In almost every job you’ll be working within teams or collaborating with others. Sure, some jobs or career paths, like entrepreneurship, might be more siloed or autonomous, but nonetheless, to some degree or another you’ll need to work with others and demonstrate leadership and mentoring skills. Evidence relating to PhD students skills highlights that leadership and mentoring are often skills PhD students lack, or at least fall below average when compared to other non-academic professionals (Sinche et al., 2017). To some extent, this makes a lot of sense. Skills like your ability to work on a team, to work with people outside of your organisation, or even managing others, naturally don’t present themselves as opportunities during the PhD journey. In turn, it’s hard to develop these skills and be able to demonstrate them well through a CV or even a LinkedIn profile.
Of course, there are always exceptions to the rule and if you know that during your PhD you have had good opportunities to work on a team, work with external clients, and dabble in managing others you’re likely to already have leadership and mentoring skills down to a t. In which case, don’t be shy when it comes to highlighting these as transferable skills. As always, when it comes to career changing, the diverse set of skills is your unique selling point. Not necessarily being an ‘expert’ (I mean, who is an expert these days anyway), but your adaptability and flexibility to take on a range of challenges, problem solve, and of course learn incredibly fast. As a PhD, it’s going to take you significantly less time to get yourself up to speed, whilst offering a more impactful return on investment for the organisation who decide to hire you. That’s your angle. The tricky part is being able to convey that across in cover letters, CVs, and interviews.
Leadership and mentoring are important for any organisation because people are ultimately always at the heart of everything. Being able to inspire, motivate, and encourage others is what it means to being a leader. Similarly, being able to mentor, support, troubleshoot and assist someone with their own personal development is great for any organisation. All in all, if you have your leadership and mentoring skills figured out, it’s likely to be reflective of your interpersonal skills and your ability to play nice/work well with others.
When it comes to conveying your leadership and mentoring skills to an new employer it’s important to draw upon any kind of opportunities that speak to these skills. Remember, non-academic people have no idea what a PhD or academic profession entails, so you do really need to spell it out to them. If you’ve been collaborating on a project, leading on your own research output, or even keeping your supervisor updated all speak to those skills. If you have also participated in other activities adjacent or in parallel to your PhD, be sure to include them as well. Things like teaching, mentoring, or supervising masters or undergraduate students can demonstrate your ability to manage and work with others well. The degree to which you emphasise these skills is always dependent on the role you’re applying for. Career paths that are going to be more siloed, roles that are more junior, or organisations that have a ‘flat’ hierarchy of employment (start-ups for example) are going to be less concerned about your leadership or mentoring skills as they’re likely to place more emphasise or screen of a different skill set.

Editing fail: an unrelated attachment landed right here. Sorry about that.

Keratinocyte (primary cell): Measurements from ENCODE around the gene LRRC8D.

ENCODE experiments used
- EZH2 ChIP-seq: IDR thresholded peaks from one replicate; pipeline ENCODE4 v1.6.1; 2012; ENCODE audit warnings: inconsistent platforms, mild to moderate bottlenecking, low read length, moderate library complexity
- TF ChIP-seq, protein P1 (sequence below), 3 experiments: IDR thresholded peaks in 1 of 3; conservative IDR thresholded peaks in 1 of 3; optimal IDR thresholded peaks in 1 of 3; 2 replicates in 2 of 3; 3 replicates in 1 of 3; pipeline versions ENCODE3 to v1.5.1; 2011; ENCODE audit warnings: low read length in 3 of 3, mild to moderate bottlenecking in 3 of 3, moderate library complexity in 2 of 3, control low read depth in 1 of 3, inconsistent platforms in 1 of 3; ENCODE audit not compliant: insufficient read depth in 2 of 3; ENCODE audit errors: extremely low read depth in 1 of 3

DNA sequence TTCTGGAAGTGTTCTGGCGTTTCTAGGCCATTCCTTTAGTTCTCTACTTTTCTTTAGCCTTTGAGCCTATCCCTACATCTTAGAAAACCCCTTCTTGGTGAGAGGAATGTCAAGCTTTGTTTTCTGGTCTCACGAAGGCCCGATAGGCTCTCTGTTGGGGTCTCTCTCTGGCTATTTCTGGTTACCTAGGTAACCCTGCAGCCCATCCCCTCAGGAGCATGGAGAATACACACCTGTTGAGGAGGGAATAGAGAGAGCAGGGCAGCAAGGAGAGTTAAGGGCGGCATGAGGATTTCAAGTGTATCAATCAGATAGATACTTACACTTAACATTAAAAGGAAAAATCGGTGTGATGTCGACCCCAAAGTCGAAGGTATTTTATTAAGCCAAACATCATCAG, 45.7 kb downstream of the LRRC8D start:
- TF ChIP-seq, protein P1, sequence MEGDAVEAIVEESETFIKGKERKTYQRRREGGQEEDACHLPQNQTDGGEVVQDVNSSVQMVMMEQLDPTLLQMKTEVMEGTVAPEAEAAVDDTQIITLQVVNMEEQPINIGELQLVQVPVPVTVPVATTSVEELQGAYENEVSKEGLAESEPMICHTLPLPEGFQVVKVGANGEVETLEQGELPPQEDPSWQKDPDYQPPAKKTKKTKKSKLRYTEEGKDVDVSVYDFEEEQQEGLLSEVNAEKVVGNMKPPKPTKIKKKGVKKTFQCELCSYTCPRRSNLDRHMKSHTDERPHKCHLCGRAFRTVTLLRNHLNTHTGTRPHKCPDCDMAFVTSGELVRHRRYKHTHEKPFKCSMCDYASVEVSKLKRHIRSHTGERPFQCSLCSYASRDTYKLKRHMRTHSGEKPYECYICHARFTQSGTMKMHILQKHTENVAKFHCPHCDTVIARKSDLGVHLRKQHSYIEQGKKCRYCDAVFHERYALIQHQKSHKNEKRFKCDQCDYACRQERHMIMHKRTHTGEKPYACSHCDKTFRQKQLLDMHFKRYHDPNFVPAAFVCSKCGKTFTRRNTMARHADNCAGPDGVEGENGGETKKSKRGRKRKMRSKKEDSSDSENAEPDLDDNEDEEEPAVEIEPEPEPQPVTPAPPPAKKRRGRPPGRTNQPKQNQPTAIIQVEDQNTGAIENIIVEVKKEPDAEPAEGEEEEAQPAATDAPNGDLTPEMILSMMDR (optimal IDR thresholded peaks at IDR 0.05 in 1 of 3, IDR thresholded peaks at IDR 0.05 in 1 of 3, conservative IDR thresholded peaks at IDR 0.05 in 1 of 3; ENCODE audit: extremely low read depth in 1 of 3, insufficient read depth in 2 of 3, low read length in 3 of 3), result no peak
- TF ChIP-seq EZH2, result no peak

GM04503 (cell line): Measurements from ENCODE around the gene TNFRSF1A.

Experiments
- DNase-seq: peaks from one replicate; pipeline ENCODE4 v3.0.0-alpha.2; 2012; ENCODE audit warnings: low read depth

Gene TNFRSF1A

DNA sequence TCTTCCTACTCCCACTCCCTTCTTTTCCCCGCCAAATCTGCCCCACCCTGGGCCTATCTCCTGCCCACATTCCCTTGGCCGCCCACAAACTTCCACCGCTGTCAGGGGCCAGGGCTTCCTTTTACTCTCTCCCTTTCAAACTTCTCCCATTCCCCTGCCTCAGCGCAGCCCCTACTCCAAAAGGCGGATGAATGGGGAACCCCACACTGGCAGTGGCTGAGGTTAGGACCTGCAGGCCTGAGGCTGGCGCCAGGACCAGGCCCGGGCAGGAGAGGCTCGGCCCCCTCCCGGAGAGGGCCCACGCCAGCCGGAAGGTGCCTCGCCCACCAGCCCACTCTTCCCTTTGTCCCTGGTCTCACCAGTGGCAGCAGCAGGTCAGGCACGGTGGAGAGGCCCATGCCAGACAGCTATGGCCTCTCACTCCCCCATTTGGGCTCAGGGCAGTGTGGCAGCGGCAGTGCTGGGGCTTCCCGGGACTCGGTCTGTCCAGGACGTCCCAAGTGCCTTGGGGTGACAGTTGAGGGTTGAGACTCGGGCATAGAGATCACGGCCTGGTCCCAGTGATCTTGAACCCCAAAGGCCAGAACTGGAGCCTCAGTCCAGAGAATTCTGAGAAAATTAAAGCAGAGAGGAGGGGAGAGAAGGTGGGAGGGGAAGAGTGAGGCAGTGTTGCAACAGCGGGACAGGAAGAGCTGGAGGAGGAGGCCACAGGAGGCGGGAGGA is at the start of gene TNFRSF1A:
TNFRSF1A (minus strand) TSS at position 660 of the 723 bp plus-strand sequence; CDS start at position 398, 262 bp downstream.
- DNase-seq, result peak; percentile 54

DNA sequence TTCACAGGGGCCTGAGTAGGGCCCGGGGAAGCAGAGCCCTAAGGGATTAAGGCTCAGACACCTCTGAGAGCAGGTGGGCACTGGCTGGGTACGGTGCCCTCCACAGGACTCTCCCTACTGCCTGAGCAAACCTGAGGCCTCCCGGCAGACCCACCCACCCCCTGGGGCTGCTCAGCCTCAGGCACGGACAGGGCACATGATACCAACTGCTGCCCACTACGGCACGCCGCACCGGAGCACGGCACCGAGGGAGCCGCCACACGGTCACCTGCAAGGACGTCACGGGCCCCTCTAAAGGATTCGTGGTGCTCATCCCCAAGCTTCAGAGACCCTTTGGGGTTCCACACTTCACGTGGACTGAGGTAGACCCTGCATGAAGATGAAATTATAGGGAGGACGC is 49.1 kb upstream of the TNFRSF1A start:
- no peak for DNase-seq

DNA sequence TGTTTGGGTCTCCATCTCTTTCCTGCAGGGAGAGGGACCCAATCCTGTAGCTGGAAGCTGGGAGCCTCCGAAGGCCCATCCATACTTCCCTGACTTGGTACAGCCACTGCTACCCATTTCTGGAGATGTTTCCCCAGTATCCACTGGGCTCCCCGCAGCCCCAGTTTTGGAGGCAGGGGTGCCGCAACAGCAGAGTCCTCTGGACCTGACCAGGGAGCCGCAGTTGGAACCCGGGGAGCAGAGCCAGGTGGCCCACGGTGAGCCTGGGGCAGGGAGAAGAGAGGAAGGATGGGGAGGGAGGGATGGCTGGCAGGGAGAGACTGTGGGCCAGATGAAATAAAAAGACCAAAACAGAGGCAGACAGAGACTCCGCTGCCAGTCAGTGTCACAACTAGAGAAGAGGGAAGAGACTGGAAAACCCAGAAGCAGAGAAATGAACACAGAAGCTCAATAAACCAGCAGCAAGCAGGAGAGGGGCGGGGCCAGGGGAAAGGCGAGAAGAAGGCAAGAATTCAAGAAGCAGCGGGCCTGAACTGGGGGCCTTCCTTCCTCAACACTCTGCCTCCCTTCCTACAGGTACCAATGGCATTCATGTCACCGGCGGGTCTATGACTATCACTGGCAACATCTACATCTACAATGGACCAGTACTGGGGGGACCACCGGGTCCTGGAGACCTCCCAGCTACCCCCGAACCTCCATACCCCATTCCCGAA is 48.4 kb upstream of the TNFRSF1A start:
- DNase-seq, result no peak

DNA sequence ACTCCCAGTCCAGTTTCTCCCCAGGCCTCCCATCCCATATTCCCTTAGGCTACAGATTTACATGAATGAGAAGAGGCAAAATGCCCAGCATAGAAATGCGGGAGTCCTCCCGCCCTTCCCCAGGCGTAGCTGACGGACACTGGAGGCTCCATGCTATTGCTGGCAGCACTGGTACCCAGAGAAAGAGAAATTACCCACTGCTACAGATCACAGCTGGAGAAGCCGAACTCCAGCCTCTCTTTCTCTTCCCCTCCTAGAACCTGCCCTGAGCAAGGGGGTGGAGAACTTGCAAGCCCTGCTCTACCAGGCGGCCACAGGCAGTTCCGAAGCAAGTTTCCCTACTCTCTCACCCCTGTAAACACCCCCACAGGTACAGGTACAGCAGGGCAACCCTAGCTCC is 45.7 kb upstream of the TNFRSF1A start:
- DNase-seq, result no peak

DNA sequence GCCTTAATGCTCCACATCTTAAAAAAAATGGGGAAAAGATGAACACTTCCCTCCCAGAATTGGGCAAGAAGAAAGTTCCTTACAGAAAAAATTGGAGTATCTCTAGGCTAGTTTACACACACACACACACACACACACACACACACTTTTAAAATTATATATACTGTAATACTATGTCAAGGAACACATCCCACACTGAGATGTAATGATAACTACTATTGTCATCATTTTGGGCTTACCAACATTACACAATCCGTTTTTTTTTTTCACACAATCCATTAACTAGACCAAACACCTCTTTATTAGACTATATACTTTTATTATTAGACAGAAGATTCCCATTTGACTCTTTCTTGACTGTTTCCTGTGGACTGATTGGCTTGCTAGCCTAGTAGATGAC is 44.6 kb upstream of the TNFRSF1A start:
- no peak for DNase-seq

Conversely, career paths like project management, or any kind of people management are obviously going to need to check your track record of good leadership and mentoring skills. Thinking about what the role is looking for, the skills needed to thrive in the role, and the core competencies listed in the job application are likely to give it away! These will in turn impact how you portray yourself, or present yourself in your CV, cover letter, and during an interview.
If you’re still in your PhD first year, close to finishing, or already career transitioned out of academia and worry about your leadership and mentoring skills, don’t fret. There’s always time and opportunities to develop these skills, and it’s simply about being more purposeful in your current role. If you’re still in academia, it’s going to be taking on teaching if you haven’t already, taking more ownership of projects that involve a broad range of people, or simply developing and engineering opportunities to lead and mentor others. Similarly, if you’re outside of academia it could be things like taking on secondment management positions, providing more informal leadership and mentoring, networking, or again engineering opportunities where you get more exposure to leading and mentoring skills.
Much of this framework aligns with setting yourself up for success post-PhD. Throughout your career, especially whilst you’re in academia, the focus should be on acquiring new skills through exposure to different things. You never know what skills you’ll need in the future, so a nice broad range is always a good starting point! And as always, it’s about how you sell yourself not necessarily if you’re competent enough – because you definitely are if you have a PhD.
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